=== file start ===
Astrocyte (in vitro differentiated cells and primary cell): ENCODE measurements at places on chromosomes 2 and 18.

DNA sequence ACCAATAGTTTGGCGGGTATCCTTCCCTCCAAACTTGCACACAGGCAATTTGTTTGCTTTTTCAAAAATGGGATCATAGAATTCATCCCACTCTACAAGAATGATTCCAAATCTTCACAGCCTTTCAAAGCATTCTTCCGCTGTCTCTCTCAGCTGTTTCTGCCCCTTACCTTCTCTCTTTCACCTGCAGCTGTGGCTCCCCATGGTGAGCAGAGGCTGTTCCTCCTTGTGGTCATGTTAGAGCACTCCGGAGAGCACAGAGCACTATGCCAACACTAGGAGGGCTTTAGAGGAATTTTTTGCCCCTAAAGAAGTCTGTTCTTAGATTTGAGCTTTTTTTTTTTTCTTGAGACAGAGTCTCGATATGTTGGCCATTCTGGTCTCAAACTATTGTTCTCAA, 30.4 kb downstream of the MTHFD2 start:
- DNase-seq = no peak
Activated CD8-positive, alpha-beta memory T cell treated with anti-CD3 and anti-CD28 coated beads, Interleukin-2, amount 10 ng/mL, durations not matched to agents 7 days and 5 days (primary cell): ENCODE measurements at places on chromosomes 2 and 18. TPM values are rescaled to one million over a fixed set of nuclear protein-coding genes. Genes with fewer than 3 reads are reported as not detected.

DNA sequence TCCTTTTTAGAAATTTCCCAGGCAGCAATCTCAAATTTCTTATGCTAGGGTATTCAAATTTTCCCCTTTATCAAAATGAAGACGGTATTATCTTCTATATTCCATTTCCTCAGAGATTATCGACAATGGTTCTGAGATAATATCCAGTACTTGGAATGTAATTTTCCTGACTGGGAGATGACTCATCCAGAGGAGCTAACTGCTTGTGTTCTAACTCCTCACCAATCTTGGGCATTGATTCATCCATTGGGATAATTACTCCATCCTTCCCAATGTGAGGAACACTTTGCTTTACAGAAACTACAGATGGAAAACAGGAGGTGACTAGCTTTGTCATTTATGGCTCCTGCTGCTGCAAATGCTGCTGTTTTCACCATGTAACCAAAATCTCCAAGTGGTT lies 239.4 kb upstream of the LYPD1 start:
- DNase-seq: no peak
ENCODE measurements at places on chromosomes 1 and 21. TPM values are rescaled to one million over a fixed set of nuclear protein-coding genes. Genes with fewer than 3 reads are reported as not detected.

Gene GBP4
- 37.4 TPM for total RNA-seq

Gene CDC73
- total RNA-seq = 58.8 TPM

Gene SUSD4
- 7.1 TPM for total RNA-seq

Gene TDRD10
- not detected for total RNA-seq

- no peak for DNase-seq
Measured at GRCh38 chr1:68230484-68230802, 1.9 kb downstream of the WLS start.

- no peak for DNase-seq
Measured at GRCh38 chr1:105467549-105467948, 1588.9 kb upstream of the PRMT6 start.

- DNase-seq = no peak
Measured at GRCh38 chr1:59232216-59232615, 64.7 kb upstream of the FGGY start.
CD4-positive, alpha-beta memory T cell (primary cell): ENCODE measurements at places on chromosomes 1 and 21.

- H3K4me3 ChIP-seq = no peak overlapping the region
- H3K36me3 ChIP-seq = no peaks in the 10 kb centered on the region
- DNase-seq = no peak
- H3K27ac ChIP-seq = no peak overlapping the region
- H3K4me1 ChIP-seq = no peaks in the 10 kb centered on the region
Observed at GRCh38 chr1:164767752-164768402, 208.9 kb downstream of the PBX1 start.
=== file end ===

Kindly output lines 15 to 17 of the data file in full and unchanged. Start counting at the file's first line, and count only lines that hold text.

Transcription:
- not detected for total RNA-seq

- no peak for DNase-seq
Measured at GRCh38 chr1:68230484-68230802, 1.9 kb downstream of the WLS start.